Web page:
# current mirrior circuit

Discussion in 'Homework Help' started by anhnha, Aug 14, 2012.

Apr 19, 2012
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2. ### bretm Member

Feb 6, 2012
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It's just ohms law. If you reduce the resistance of Rbias it will increase the current, and that will increase the current through the diode since they're in series.

3. ### anhnha Thread Starter Well-Known Member

Apr 19, 2012
866
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Thank for help.
But can you analyse the circuit under diode equation, it mean that use the Id = Is * [e^ (qVd/NkT) -1].
"The voltage dropped across the diode probably won't be 0.7 volts exactly. The exact amount of forward voltage dropped across it depends on the current through the diode, and the diode's temperature, all in accordance with the diode equation. If diode current is increased (say, by reducing the resistance of Rbias), its voltage drop will increase slightly, increasing the voltage drop across the transistor's base-emitter junction, which will increase the emitter current by the same proportion, assuming the diode's PN junction and the transistor's base-emitter junction are well-matched to each other. In other words, transistor emitter current will closely equal diode current at any given time. If you change the diode current by changing the resistance value of Rbias, then the transistor's emitter current will follow suit, because the emitter current is described by the same equation as the diode's, and both PN junctions experience the same voltage drop."
In this the author don't consider the voltage drop in diode is constant. According to this, when reduce resistance of Rbias then the voltage drop in diode will increase slightly. I get stuck to explain it when use diode equation.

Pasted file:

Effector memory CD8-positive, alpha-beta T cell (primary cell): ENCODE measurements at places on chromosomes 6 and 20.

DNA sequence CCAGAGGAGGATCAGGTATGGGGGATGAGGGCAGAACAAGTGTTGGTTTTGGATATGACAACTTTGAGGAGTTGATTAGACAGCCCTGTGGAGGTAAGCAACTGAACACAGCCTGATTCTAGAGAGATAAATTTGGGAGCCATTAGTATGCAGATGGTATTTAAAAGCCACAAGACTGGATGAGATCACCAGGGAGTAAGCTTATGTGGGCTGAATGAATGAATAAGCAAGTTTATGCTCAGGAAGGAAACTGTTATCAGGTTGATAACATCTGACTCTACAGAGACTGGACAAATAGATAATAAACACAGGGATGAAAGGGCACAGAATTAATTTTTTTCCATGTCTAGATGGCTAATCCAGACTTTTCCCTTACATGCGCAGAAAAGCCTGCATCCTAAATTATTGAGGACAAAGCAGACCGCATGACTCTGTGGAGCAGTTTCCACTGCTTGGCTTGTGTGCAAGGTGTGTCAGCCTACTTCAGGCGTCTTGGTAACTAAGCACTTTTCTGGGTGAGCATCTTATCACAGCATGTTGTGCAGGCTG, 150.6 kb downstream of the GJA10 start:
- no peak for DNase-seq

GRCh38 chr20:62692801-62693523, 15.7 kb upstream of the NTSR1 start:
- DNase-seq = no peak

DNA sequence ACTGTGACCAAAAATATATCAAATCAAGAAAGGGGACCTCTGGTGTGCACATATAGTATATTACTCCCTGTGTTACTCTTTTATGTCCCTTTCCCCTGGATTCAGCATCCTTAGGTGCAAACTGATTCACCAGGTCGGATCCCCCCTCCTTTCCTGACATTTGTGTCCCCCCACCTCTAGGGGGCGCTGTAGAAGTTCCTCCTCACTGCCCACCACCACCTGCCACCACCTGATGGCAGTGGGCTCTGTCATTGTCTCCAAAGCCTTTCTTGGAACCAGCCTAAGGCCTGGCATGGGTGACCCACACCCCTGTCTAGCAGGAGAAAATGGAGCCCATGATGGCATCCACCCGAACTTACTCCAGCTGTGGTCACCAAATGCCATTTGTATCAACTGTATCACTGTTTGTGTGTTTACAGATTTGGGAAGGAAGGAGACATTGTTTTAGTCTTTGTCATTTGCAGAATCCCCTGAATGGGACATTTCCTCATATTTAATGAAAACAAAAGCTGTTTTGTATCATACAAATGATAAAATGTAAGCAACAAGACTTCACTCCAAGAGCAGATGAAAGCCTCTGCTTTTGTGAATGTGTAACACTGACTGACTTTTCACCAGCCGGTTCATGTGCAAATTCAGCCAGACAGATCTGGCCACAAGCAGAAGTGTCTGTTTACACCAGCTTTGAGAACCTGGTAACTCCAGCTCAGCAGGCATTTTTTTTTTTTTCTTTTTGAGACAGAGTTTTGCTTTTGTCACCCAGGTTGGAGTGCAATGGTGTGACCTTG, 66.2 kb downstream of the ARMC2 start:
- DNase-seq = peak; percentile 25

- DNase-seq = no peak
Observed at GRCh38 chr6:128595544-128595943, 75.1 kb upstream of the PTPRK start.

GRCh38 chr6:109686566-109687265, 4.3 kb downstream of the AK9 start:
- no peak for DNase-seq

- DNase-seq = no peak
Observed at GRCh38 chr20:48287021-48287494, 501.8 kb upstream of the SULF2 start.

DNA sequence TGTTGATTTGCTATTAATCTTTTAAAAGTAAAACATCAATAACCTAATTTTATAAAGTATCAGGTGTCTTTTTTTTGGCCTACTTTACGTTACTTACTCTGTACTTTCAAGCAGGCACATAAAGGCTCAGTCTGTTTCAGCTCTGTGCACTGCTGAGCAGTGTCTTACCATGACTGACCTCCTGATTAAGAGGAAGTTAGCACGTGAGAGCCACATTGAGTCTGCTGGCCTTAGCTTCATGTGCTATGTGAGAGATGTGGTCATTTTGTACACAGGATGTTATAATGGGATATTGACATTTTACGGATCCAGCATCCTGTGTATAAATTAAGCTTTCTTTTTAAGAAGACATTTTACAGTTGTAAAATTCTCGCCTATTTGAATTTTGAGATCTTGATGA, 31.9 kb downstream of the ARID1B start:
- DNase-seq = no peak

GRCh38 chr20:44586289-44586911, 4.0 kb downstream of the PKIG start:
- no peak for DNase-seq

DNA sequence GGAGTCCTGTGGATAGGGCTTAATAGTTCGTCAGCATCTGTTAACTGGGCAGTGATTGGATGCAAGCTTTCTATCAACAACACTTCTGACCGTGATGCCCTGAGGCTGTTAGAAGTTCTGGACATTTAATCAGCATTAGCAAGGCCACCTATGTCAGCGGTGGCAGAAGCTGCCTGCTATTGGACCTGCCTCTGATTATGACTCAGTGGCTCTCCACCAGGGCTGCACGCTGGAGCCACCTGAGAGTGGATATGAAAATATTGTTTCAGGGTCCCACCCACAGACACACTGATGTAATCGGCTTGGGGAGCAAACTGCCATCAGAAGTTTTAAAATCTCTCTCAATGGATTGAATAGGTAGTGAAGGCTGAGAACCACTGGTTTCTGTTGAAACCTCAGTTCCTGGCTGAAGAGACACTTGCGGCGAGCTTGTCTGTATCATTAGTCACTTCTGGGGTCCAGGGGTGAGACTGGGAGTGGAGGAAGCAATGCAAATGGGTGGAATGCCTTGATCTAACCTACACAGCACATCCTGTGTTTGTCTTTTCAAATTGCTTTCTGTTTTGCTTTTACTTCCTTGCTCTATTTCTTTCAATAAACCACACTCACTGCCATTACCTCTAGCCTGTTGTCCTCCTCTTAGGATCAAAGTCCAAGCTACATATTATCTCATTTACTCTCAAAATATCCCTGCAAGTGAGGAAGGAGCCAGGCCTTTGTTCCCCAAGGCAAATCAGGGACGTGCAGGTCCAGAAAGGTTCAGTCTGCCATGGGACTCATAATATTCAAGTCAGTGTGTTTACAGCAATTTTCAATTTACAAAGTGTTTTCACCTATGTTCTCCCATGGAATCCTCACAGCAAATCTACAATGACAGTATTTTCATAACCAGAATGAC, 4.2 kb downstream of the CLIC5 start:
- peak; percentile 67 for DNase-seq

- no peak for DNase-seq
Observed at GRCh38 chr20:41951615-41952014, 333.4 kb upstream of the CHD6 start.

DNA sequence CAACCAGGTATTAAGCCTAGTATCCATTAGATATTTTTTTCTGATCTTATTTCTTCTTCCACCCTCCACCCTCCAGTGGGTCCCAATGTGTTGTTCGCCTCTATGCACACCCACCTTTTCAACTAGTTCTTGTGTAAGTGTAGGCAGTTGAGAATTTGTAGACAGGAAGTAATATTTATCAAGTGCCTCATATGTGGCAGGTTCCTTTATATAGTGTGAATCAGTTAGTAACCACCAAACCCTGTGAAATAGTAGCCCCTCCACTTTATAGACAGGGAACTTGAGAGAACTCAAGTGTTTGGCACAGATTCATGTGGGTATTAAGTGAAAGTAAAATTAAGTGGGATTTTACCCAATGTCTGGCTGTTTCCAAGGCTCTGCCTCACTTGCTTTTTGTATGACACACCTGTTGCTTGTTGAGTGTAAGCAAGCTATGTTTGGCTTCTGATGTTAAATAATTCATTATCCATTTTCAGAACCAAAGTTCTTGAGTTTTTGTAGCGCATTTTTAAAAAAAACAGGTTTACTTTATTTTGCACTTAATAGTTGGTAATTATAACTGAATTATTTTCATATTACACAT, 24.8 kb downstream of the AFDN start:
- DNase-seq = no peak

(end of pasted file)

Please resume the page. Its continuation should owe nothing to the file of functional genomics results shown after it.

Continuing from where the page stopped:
4. ### WBahn Moderator

Mar 31, 2012
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You have two components in series, a resistor and a diode that have a fixed voltage across the combination. Because of this, you know that whatever current flows in the resistor must be the same current that flows in the diode. You also know that the sum of the voltages across the two components must equal the total voltage applied to the overall pair.

Thus, you have two different ways to compute the relationship between the voltage at the junction of the two components and the current flowing in them. Let's pick some example values so that we can work with actual numbers. I've attached a circuit diagram with the specifics. I've also attached a chart with the load lines for three different resistor values.

The curved (blue) line is the relationship that has to exist between the voltage at Node A and the resistor/diode current in order for the characteristic equation for the diode to be satisfied. The three straight lines are, likewise, the relationships that would have to exist between that same voltage and current (the voltage at Node A and the resistor/diode current) in order to satisfy the characteristic equations for three different resistors {510Ω, 1kΩ, 5.1kΩ}.

If the bias resistor is 1kΩ, then the green curve is the one that matters. Since we can only have a single voltage at Node A and a single current flowing, we know that the operating point of the circuit must satisfy both equations simultaneously and, hence, is where the two equations intersect.